Parental Journal 07 from Planet Elderly: Wearing Out My Welcome

Parental Journal 07 April 6, 2015

I think I’m kind of wearing out my welcome. On one hand, Mom is extremely grateful I’m here helping to organize paperwork, help advocate, keep her on track, do a little cooking, etc. On the other hand, we sometimes squabble, but she takes it far more seriously than I do. This morning she mentioned how we’re both getting frustrated with each other. We are???? I told her the only time I feel truly frustrated is when we drive around and around because she doesn’t remember how to get somewhere. Other than that, I’m having a good time and glad to be of help. On her side, she is super sensitive to receiving suggestions…from ANYONE. Yet there are also times when she’ll come right out and ask, “What do you think?” or “What would you do?” Also, she just isn’t used to having someone else around…and my stuff spread out here and there.

Dad is on the first floor now…in a wing reserved for persons with Alzheimer’s and severe dementia. The residents have their own TV area, and most receive their meals there. Dad can feed himself, so we take him to the dining room. We had Easter dinner there with him yesterday and it was delicious. Excellent food and very accommodating if someone wants something simple. Dad pretty much eats what’s put in front of him for breakfast, his favorite meal. Mom helps choose his lunch menu. A staff member picks dinner items for him and probably tries to ask what he prefers, even though he’s semi-asleep.
Yesterday he did more talking than we have heard in a long time. “I have to pee. Please help me. I have to go pee.” Two male staff members moved him from a recliner to a wheelchair and it took some maneuvering. Dad was scared. “I…I…I don’t know what to do!” Once seated, he said, “Thank you.” He was taken to his room and was returned a bit later, more comfortable. He is dressed for incontinence 24/7.

Several residents in Dad’s wing are merely bodies in chairs…slumped over…unresponsive and unaware. It is sad and it bothers my mom. One lady who is quite alert was so happy to see us yesterday. She remembered my mom from their school days. She chatted on and on and I went with the flow. It took a while for Mom to realize the lady was in another time and place.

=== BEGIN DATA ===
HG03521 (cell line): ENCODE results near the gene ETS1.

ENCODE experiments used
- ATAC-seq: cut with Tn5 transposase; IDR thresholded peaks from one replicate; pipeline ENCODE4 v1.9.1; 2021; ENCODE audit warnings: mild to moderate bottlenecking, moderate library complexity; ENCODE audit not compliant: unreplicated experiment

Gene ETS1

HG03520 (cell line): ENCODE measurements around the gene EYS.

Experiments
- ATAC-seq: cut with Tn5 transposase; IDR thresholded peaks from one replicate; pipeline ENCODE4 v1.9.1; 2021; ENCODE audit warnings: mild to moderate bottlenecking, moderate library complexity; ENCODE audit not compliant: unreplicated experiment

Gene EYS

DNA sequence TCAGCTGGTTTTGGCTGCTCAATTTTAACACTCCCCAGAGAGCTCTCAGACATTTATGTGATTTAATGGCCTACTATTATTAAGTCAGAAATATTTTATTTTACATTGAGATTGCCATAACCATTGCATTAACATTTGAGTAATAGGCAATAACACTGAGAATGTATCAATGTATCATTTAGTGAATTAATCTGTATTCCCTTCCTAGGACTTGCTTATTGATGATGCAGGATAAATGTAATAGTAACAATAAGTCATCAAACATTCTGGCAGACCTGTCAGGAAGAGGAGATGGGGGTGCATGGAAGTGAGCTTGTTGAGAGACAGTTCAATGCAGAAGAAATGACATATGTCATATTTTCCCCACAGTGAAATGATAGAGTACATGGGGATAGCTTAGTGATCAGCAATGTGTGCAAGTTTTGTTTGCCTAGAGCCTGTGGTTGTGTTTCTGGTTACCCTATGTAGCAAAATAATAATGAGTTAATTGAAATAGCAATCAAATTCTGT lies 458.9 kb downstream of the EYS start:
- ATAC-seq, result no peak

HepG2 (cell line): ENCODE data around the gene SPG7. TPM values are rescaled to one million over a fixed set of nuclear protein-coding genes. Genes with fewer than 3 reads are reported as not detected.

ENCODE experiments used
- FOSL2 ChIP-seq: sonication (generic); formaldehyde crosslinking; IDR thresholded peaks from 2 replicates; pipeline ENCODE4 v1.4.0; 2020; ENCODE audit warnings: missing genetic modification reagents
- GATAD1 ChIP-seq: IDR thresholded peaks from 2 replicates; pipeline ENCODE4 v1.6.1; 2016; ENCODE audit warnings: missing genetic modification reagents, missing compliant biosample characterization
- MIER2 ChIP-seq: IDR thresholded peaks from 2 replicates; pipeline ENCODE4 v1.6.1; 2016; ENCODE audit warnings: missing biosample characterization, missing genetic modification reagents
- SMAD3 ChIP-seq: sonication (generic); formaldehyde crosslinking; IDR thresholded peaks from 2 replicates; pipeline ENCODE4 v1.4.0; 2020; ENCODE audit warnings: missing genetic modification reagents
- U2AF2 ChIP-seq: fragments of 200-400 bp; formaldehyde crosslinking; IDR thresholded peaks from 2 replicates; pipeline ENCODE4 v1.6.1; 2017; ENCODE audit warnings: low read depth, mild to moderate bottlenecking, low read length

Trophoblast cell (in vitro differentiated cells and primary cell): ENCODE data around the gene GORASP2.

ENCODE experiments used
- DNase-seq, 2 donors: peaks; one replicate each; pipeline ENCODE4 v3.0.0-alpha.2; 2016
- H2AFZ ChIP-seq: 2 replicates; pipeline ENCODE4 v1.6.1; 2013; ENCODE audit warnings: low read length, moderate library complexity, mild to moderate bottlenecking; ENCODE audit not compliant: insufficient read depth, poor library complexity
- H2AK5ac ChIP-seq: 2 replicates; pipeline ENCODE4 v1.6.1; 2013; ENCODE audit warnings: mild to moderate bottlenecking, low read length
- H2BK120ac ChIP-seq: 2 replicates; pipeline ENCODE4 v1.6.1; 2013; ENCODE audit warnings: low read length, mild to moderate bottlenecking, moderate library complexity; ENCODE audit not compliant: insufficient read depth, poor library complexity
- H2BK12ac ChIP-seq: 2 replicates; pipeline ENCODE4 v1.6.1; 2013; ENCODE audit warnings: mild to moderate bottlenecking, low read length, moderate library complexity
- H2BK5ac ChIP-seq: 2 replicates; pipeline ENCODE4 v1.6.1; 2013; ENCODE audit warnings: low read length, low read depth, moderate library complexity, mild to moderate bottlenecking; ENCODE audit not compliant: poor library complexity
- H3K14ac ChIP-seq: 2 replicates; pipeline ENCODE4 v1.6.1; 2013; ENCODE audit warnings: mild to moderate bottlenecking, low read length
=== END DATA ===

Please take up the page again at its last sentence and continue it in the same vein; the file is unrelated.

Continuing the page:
There are two married couples in Dad’s area…or at least the couples were together in the TV area. When the aide came to take one husband away for a while, she gave them some time together. The wife was generally unresponsive, so I assumed she has Alzheimer’s. But before he was wheeled out of the room, the husband leaned over to give her a kiss…touching her face with his hand and sweetly holding his lips to hers for quite a long time. I was almost moved to tears. I imagined them as a young couple…having no idea they would be treading these difficult waters together so many years later.
I’ve come to know some of the regular residents in the dining room. There are two rooms actually, and Dad is assigned to table 14 in the smaller room. We have not seen any sign of his former table companion, Tom, for over a week.

Most residents are in wheelchairs and they are brought to their tables by aides. As residents arrive, dining staff speak with each one to ask which menu items they want. It’s a nice restaurant style atmosphere…and the soup is always homemade.
At the table next to us are Eleanor and Martha. Martha can be a chatterbox at times. Eleanor has a hard time hearing. Martha has a deep, graveling voice and is fond of addressing staff as “Miss.” “Miss, may I have a glass of water?” “Miss, when will I be taken to my room?” “Miss, it looks so gloomy outside.” Sometimes she thinks her daughter will be coming…or that someone has called to report an accident…and the staff seems very adept at easing her mind. What’s funny is that at the end of every lunch time, both Eleanor and Martha want “the check.” They are told, “It’s on the house.” “Oh…really? How nice!!”